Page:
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January 4, 1978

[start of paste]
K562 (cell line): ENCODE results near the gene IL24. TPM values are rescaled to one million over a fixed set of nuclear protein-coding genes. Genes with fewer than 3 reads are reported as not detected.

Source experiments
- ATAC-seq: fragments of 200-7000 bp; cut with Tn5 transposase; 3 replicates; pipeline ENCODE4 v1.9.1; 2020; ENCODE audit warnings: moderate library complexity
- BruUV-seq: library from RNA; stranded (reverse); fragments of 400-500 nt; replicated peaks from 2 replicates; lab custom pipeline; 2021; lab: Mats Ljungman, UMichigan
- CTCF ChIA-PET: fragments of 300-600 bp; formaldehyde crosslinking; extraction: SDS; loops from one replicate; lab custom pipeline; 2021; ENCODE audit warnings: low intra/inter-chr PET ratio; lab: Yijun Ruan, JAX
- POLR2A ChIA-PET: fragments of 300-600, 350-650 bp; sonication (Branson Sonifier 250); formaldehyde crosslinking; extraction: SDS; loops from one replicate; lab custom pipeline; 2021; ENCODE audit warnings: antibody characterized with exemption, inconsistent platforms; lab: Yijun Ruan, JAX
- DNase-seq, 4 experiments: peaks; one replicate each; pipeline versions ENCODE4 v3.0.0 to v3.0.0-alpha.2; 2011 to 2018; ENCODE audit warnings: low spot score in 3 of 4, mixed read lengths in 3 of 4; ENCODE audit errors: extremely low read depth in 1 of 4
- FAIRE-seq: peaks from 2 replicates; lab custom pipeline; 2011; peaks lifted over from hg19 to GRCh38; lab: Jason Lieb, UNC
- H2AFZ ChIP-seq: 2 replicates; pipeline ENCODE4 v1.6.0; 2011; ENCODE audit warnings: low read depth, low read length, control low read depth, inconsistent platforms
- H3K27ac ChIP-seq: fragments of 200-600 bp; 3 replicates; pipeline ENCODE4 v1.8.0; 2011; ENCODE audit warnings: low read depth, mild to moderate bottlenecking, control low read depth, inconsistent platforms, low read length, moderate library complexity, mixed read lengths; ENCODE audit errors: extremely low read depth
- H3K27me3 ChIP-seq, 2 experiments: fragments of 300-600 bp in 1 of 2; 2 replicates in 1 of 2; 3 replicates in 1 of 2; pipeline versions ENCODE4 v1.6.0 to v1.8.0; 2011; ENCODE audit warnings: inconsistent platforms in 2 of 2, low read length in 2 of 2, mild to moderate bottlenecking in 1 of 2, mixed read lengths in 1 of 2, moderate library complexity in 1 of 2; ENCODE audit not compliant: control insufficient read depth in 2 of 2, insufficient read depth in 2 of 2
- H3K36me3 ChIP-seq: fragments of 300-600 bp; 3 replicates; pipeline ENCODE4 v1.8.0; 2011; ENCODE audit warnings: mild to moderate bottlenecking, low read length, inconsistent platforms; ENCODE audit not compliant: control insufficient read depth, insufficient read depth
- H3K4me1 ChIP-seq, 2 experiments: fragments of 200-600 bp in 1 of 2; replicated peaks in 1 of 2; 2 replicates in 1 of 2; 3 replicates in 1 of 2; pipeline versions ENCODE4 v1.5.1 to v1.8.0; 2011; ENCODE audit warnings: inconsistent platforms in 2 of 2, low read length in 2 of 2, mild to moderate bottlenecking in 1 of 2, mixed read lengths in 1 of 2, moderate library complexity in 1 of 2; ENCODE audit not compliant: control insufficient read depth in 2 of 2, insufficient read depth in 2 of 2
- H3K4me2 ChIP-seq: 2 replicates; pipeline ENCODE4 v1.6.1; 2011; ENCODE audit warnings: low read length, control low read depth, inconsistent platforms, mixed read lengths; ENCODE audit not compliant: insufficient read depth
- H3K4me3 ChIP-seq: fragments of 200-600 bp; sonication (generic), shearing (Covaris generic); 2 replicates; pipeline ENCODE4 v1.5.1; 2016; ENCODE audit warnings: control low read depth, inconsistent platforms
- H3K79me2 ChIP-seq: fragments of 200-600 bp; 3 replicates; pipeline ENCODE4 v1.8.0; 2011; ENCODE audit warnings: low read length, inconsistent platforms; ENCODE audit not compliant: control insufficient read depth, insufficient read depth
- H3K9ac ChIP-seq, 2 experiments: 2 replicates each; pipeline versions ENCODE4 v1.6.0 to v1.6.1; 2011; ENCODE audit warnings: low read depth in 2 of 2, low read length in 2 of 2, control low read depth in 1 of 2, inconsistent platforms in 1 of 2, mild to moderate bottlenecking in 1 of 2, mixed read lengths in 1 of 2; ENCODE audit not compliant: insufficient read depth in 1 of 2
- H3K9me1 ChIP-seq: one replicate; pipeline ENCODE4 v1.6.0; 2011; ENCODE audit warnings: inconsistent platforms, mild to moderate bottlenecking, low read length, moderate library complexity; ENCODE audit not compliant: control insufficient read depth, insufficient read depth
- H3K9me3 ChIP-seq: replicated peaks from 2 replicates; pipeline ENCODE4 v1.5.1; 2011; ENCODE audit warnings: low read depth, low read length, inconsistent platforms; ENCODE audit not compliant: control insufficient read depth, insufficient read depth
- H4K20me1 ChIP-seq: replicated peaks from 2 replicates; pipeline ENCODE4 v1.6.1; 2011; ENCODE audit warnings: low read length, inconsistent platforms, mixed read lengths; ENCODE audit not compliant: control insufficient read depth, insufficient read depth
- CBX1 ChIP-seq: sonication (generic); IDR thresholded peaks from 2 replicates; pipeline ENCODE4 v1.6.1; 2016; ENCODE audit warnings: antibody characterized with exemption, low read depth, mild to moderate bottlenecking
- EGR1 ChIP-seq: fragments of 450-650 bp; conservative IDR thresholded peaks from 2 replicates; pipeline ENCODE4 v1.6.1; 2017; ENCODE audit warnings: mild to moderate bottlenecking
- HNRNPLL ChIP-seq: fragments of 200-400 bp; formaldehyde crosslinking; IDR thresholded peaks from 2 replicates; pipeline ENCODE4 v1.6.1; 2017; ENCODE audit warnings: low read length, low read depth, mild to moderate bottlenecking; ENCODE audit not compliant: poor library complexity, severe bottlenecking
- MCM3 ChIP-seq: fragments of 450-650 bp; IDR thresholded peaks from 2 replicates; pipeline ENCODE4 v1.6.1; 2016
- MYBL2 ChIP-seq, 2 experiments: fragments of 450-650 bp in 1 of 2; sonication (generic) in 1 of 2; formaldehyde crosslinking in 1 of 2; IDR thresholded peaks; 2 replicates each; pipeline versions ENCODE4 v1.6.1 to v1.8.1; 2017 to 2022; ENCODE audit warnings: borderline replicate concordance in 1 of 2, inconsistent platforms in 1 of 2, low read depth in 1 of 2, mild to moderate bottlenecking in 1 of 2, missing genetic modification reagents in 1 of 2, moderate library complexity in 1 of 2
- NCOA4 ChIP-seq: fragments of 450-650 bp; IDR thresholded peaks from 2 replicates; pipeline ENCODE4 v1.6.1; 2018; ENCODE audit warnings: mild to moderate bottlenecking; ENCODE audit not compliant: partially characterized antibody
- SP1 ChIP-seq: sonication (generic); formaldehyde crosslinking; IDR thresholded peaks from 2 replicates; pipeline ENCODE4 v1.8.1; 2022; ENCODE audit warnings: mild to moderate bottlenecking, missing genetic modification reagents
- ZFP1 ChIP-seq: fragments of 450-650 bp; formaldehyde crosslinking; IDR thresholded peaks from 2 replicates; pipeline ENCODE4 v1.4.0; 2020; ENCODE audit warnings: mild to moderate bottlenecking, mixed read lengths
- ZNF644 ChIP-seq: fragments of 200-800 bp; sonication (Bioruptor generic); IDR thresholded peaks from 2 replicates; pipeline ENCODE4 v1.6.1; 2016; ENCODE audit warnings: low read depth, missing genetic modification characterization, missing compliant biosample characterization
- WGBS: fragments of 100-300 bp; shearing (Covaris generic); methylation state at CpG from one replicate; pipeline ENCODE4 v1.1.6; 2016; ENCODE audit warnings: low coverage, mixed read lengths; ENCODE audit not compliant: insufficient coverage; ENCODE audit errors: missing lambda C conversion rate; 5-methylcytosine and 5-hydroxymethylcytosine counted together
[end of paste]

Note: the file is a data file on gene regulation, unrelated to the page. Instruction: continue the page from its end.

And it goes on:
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0 1 TV Secret Approve v ase : NAME AND ADDRESS (Security Classification) 0 FROM: NAME, ADDRESS, AND PHONE NO. DATE 0 0 0 25X1 0 1 0 0 0 Access to this document will be restricted to those approved for the following specific activities: 0 NATIONAL INTELLIGENCE DAILY CABLE 0 Wednesday 4 January 1978 CG NIDC 78/002C 0 00 ot AL- 25X1 0 0 NATIONAL SECURITY INFORMATION Unauthorized Disclosure Subject to Criminal Sanctions 0 AbMMMA Top Secret 0 0 State Dept. review completed (Security Classification) Approved For Release 2007/03/06 : CIA-RDP79T00975AO3050 01000 - 25X1 0 'diiW dW AW AW AdV AAV AW AW AV AW AAV AdW AdW AdV AjW AjW Aq 25X1 Approved For Release 2007/03/06 : CIA-RDP79T00975AO30500010004-8 Approved For Release 2007/03/06 : CIA-RDP79T00975AO30500010004-8 Approved For National Intelligence Daily Cable for Wednesday, 4 January 1978. T e a e is for the purpose -o-t--informing senior US officials. ISRAEL-EGYPT: Sinai Exercise CHINA: Grain Harvest and Imports USSR: Standards for Radiation TUNISIA: Recent Cabinet Changes GUINEA: Prisoner Amnesties ETHIOPIA: Asmara Airport Attack CHINA - EAST EUROPE: Rebuffed MEXICO: Illegal Migrations BRIEF Argentina-Chile Page 2 Page - 2 Page 4 Page Page 6' Page 7 Page 8 Page 9 Page 11 25X1 Approved For R41ease 2007/03/06 : CIA-RDP79T00975p030500010004-8 25X1 Approved For Release 2007/03/06 : CIA-RDP79T00975AO30500010004-8 Approved For Release 2007/03/06 : CIA-RDP79T00975AO30500010004-8 Approved For Rel ISRAEL-EGYPT: Sinai Exercise I I Israeli ground forces are carrying out a Zarge- sca e exercise in the Sinai, possibly one of their largest field maneuvers in two years. Israel apparently informed Egypt and the UN peacekeeping force of the exercise in advance to allay their concern over Israeli intentions. //The two Israeli armored divisions stationed in the western Sinai as well as various combat support and service units are involved in the exercise.// I I The main portion of the exercise began on Monday ana probably will conclude tomorrow. //Preliminary phases may have begun about a week ago, and parts of the exercise may ex- tend into this weekend.// CHINA: Grain Harvest and Imports I IThe Chinese have admitted that 1977 was a second consecutive year of little or no growth in grain production with their claim that "despite natural adversities, grain pro- duction reached Zast year's level." Grain output (including soybeans) in 1976 was unofficially set at 285 million 1';ons; Approved For (Release 2007/03/06 : CIA-RDP79T00971AO30500010004-8 Approved For R in 1975 the total was 284 million tons. China is likely to im- port about the same quantity of grain this year as in 1977-- about 7 million tons--to compensate for the disappointing har- vest. ing off of grain production in China over the last two years. A drought, which ran from October 1976 to last April, was the major problem affecting production in 1977. The drought mostly affected north China, and an estimated 10 percent--about 4 mil- lion to 5 million tons--of the winter wheat crop was lost. An abnormal degree of waterlogging and cool temperatures after the drought had broken caused additional crop losses in the summer and fall. Bad weather was the fundamental cause for the level- The fall harvest of 1977 was nonetheless much improved over , when the pattern differed. After a good winter wheat crop, early crops in 1976 were retarded by cool, damp weather that in turn delayed planting of the fall-harvested crops. An early winter and excess precipitation then caused harvest losses; late rice was especially hard hit. began to realize the extent of damage to the fall harvest from cold and damage to the spring harvest from drought. Between No- vember 1976 and June 1977, the Chinese purchased 11.7 million tons of wheat for delivery through July 1978. to avoid spending scarce foreign exchange for new grain pur- chases. Purchases of wheat subsequently accelerated as Peking Until late 1976, China had drawn down grain reserves I IThe total amount of grain imported in 1977 was about 7 million tons, compared with the yearly average since 1970 of 5 million tons. During the first half of 1978, 4.5 million tons of grain are scheduled to be delivered. Grain imports in 1978 will again be.about 7 million tons if the half-year average of ? 2.5 million tons is purchased for delivery during the second half of 1978. We doubt that more grain will be purchased for de- livery during the first half of 1978. The Chinese need time to evaluate prospects for the spring harvest, and the amount of grain already coming in is well above the average. Wheat im- ports mostly supplement the grain supply of China's northern cities. Approved For Re Approved For The controversy within the Soviet scientific commu- nity over safety standards for nonionizing electromagnetic ra- diation appears to be growing more intense. On several recent occasions, with US scientists present, Soviet scientists have had heated exchanges about the establishment of risk versus benefit criteria, the values of an experimental approach, in- terpretation of experimental data, and the usefulness of cZini- cal and epidemiological studies. Scientists from the Ministry of Health, who are re- sponsible for setting Soviet occupational and general popula- tion safety standards, insist upon maintaining standards with a large margin of safety. Scientists from the Academy of Sci- ence, led by Dr. I. G. Akoyev, believe, on the other hand, that the current standards are unrealistically stringent. These sci- entists have been increasingly critical of the approach and re- search methods of the Ministry of Health. Dr. Akoyev believes that some risk may be warranted and that risk versus benefit criteria must be a major consid- eration. He also states that experimental results should be evaluated statistically and that reliance on epidemiological studies is not warranted. Earlier this year, Dr. Akoyev told visiting US scientists that Soviet safety standards probably would be eased. More recently, however, he said that efforts are being made to tighten the standards. The Ministry of Health, for example, is trying to make the one-microwatt-per-aquare- centimeter exposure standard for the general population even more stringent. We believe that the experimental approach of the Min- istry of Health groups has consistently reported effects at er- roneously low nonionizing electromagnetic radiation levels. This, coupled with the Ministry of Health's practice of setting standards an order of magnitude below the level of any observed effect, has contributed to the overly stringent standards in 25X1 Approved For R Iease 2007/03/06 : CIA-RDP79T00975 030500010004-8 Approved For R TUNISIA: Recent Cabinet Changes I IThe recent governmental changes in Tunisia reflect President Bourguiba's continued confidence in his designated successor, Prime Minister Nouira, who will now exercise greater control of the cabinet than before. The new members of the cabi- net are political conservatives whose views are in close accord with those of Nouira and Bourguiba. The changes also constitute a warning to Habib Achour, head of the national labor union, that the government will henceforth deal forcefully with labor unrest. In a surprise announcement last month, Minister of In- terior Belkhodja and the police chief were relieved of their Approved For Re Approved For duties. Foreign Minister Chatti and several other cabinet and subcabinet officials resigned or were fired during the ensuing three days. Belkhodja's dismissal was the result of his long standing disagreements with Nouira and other hard-line govern- ment ministers over whether to negotiate with striking workers or to suppress recurring labor agitation by force. Only three of the newly appointed ministers and sub- cabinet officials are politically significant. Habib Bourguiba, Jr., who shares Nouira's hard-line views on labor unrest, ac- quired the title of special presidential adviser and is likely to serve as a counterweight to Mrs. Bourguiba, his stepmother, who has been a supporter of Belkhodja and labor leader Achour. Newly named foreign Minister Fitouri and Minister of Interior Hannablia are members of the party political bureau and the Na- tional Assembly. Formation of this basically conservative cabinet should reduce chronic ministerial infighting and will almost certainly result in strong action against striking workers who resort to violence. Achour recently told a US Embassy official that labor agitation would increase over the next several weeks and that he is considering the formation of a new labor-based political party. He has had second thoughts, however, about leading an early challenge to the Nouira government; railroad workers and miners accepted government offers last week that fell far short of their original demands. On several occasions in the past, the blustery labor leader has predicted an imminent confrontation with the government only to retreat in the face of unified party and government opposition. Guinean President Toure seems increasingly ??ensitive about his country's poor human rights record and about the ad- verse foreign publicity Guinea has received. In an unprecedented gesture earlier this year, he offered amnesty to Guinean exiles. He freed more than 160 domestic political prisoners last year, and additional prisoner releases are likely this year---although the mercurial Toure could easily change his mind. Approved For Approved Forl Release 2007/03/06 : CIA-RDP79T0097AA030500010004-8 In his 19 years of dictatorial rule, Toure has built one of e harshest regimes in Africa, although he is now show- ing some signs of moderation. Last month, he released some 62 prisoners in the largest single amnesty in Guinea's history. There are now probably less than 1,000 political prisoners in the country. Guinea has also signaled its willingness to re- ceive a human rights delegation from the International Com- mittee of the Red Cross, and it may be considering ratifying the Geneva convention. domestic critics. The ministerial-rank officials who were ar- rested in a purge after Guinean exiles attacked Conakry in 1970 have not been included in the prisoner releases. Some ministerial-level prisoners and other senior figures arrested in 1976, however, allegedly for plotting against Toure, may be released this month. Despite the amnesties, few Guinean exiles have re- turned home in part because the regime has freed few of its The Guinean President appears in part to be heeding the advice of some of the more moderate members of the leader- ship. After riots in August over the regime's unproductive "socialist" economic policies, these officials urged Toure to adopt more pragmatic policies. Toure is now tolerating a boom- ing private market supplied with a variety of smuggled goods, and the border with neighboring Senegal has been quietly re- opened to traders. Both actions have helped ease internal pressures. Toure's response to quiet diplomatic pressure from the US and from France on human rights probably also reflects this more pragmatic approach. I jIn recent months, Guinea has been strongly interested in obtaining increased Western investment and aid to help over- come its economic problems and to spur industrial development. Toure apparently believes that Guinea's poor human rights image hurts prospects for such, assistance. 17 1 25X1 ETHIOPIA: Asmara Airport Attack A spokesman for the Eritrean Liberation Front said yester ay that its forces had overrun the airfield near Asmara and that all flights had been halted. Another spokesman, however, said that the facility is being shelled. An Ethiopian official in London denied that the airfield had fallen. Approved For R Approved For Re We cannot yet confirm the claim but believes the fa- cility is probably under attack. The airfield, which lies sev- eral kilometers outside the Eritrean capital, is a vulnerable target and has been shelled by the insurgents in the past. The closure of the airfield would be a serious blow to the Ethiopian Government's attempt to hold Asmara, and loss of the field would be a major breach of the garrison's defen- sive perimeter. The city has been heavily dependent on air- lifted supplies since insurgents closed the Asmara-Massawa road in October. The airfield also supported the Ethiopian Air Force's combat operations in Eritrea.[ I CHINA - EAST EUROPE: Rebuffed Moscow's principal East European allies have rebuffed Peking's most recent efforts to improve state-to-state rela- tions. Throughout the fall Chinese officials approached East European representatives in Peking and abroad to express Chi- nese desires for strengthened relations, but Poland, Hungary, Czechoslovakia, East Germany, and Bulgaria all have rejected the overtures. I I The Chinese are under no illusions that any of the So- viet oreign policy loyalists in Eastern Europe are going to defy Moscow as Romania, Yugoslavia, and Albania have. They may hope that some movement in this direction is possible, although the Soviets so far have been able to keep their allies in line. Peking nevertheless has tried periodically iLo make trouble for the USSR in this manner, and appeared to have con- sidered last fall a particularly opportune time for another round of overtures. During the past year, Chinese media paid special attention to increased dissident activity in Eastern Europe, to signs of differences over economic policies within the Soviet-dominated Council for Mutual Economic Assistance, and to increased East European dealings with the West---includ- ing preparations for President Carter's visit to Poland. Peking clearly views these trends as working against Soviet interests in maintaining control over Eastern Europe. Peking may also have hoped that the slight im rov - p e ment in the atmosphere of Sino-Soviet state-to-state relations would encourage some East European governments to consider a Approved For (Release 2007/03/06 : CIA-RDP79T009754030500010004-8 25X1 Approved For Rel corresponding improvement in their own relations with Peking and that this would create additional difficulties for Moscow as it moved to squelch any such notions. Since the Chinese diplomatic initiative got under way, the Soviets have in fact stated publicly on several occasions that they view Peking's efforts as anti-Soviet and have warned their allies not to respond. The most recent such message ap- peared in Pravda on 13 December. Moscow has also undoubtedly re- peated its warnings in private. The East Europeans would see advantages in closer ties to China, particularly if there were a possibility of in- creased exports. They may also see some political advantage in Moscow's discomfiture about Sino - East European relations. But the East Europeans are well aware of Moscow's hypersensitivity about China and of Peking's motives in approaching them. Moscow's most loyal allies--East Germany, Czechoslovakia, and Bulgaria-- were probabl the most concerned not to get out ahead of the So- viets. MEXICO: Illegal Migrations Because of the Mexican recession and the 45-percent devaluation of the peso in 1976--which increased US-Mexican wage differentials--the number of illegal migrants to the US this year jumped to 1.5 million from recent annual levels of 500,000 to 800,000. We expect the flow to drop back toward the previous level by 1979. While most of the migrants return home after several months, perhaps as many as a third of them have stayed in the US each year. Mexico is by far the largest source of illegal migrants to the US. Unlike illegal migrants from other countries in Latin America and the Far East, the Mexicans come mainly from small villages in rural areas. They are different in other ways: --They are strongly attached to their local area, and most of them generally remain in the US only four to six months. --They make repeated trips to the US. --They have been recently employed--many are small land- owners or shopkeepers--and have the $200 to $300 needed for transportation, food, and smuggling fees. Approved For Rele Approved For R4 --Like their fellow villagers migrating to Mexican cities, they are more likely to be seeking higher wages than fleeing unemployment. These migrants probably come mainly from eight Mexican states. n descending importance, the states are Michoacan, Zac- atecas, San Luis Potosi, Guanajuato, Durango, Chihuahua, Jalisco, and Nuevo Leon. The northern states that are not sources of migrants are in a better position to absorb labor at relatively high wages than are the migrants' home states. Mexico's other 23 states and the Federal District pro- fewer migrants in part because: --The southern states are far from the US border and, more important, their largely rural Indian inhabitants are culturally indisposed to migration. --The people living in the Federal District and surrounding areas go to Mexico City to seek jobs. Although some of the states that are sources of mi- gration are among Mexico's richest, they all face serious prob- lems. Agriculture is not expanding fast enough to absorb the growth of their rural labor force. Industry is generally small- scale, tends to pay low wages, and thus is not an attractive source of employment. Population and age characteristics indicate that mi- gration pressures will increase most rapidly in Zacatecas, Mi- choacan, and Guanajuato. Prospects for economic growth that will create jobs are best in Nuevo Leon and Jalisco for industry and in Chihuahua for both industry and agriculture. While these eight states will continue to su l il- pp y legal migrants for many,years, we expect their relative import- ance to decline. As Mexico becomes more urban, the number of il- legal migrants from urban areas will increase. Urban migrants will be similar to those from South America and the Far East, who are relatively well-educated white Approved For 9 Approved For Re collar or skilled workers. Unlike the rural migrants, they will come to the US with every intention of staying. 25X1 Argentina-Chile posture taken by Chilean Foreign Minister Carvajal during the talks may reflect Santiago's reluctance to appear too concilia- tory on a nationalistic question prior to today's referendum.// ister Montes and his Chilean counterpart over disputed maritime limits in the South Atlantic ended abruptly last week; neither side was willing to make concessions. The stiff negotiating //Argentina and Chile continue to maintain firm pressure on each other over the conflicting claims. The dispute arose over how the decision by the International Court of Jus- tice last May awarding three small islands in the Beagle Chan- nel to Chile will affect Argentina's maritime rights outside the channel, a question not addressed by the court. Both coun- tries reportedly have moved some troops and supplies to the south.// A major clash is unlikely. Relations between the two coun- tries remain cordial, and Argentine and Chilean officials appear inclined to continue ex lorin ways to resume discussions aimed at a peaceful solution. //Negotiations between Argentine Foreign Min- Approved For 9 I Approved For Release 2007/03/06 : CIA-RDP79T00975AO30500010004-8 Top Secret (Security Classification) Top Secret (SecuriollUffillaVif i)Release 2007/03/06 : CIA-RDP79T00975AO30500010004-8 AV iAMF eAW //// 1 1 1 1 1 1 1 1 1 1 J